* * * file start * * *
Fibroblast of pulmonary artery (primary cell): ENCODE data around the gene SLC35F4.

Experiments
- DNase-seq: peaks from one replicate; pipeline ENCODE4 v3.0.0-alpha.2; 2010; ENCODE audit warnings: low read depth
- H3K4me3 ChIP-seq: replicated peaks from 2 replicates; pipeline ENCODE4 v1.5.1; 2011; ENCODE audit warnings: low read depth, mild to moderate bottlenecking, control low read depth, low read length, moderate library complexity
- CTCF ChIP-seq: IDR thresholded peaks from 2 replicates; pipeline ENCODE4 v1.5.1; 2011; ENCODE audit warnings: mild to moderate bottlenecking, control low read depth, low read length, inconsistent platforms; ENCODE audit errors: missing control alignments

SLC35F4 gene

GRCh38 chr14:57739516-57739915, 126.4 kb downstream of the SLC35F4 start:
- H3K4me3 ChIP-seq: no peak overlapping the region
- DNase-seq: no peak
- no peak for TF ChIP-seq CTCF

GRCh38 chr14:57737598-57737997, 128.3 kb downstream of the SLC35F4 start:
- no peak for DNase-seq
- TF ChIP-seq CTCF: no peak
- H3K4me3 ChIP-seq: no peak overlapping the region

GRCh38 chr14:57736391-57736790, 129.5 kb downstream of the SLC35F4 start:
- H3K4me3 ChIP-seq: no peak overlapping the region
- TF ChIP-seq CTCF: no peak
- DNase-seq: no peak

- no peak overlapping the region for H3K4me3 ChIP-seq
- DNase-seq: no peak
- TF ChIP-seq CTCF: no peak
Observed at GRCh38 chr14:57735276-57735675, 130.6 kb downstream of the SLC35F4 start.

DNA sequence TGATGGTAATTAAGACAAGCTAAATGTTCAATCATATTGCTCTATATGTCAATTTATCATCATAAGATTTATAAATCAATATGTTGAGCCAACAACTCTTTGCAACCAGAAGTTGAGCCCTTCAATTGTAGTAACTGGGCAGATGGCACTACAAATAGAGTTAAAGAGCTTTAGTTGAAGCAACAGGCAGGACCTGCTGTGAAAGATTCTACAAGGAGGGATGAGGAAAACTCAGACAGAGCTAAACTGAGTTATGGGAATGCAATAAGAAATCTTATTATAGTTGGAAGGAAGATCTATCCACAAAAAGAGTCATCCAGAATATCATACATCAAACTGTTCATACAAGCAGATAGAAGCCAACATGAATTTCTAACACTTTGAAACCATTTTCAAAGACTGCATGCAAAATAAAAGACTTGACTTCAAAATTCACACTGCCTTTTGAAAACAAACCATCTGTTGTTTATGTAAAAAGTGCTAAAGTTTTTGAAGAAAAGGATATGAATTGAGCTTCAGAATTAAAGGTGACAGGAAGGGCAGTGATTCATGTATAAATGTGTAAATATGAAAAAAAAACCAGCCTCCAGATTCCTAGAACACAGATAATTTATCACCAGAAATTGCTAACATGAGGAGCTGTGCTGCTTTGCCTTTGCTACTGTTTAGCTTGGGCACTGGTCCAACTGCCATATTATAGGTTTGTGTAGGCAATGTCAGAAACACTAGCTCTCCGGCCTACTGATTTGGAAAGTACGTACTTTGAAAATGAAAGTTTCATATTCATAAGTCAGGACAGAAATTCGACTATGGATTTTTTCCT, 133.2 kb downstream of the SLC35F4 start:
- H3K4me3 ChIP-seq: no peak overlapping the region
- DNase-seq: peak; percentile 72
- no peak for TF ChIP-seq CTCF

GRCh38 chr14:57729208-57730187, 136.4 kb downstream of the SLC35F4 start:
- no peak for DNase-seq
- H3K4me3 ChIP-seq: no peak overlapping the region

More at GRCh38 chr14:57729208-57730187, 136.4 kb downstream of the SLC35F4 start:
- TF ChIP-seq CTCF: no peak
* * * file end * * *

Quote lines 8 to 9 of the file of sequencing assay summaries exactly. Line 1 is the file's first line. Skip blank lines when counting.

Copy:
- H3K4me3 ChIP-seq: no peak overlapping the region
- DNase-seq: no peak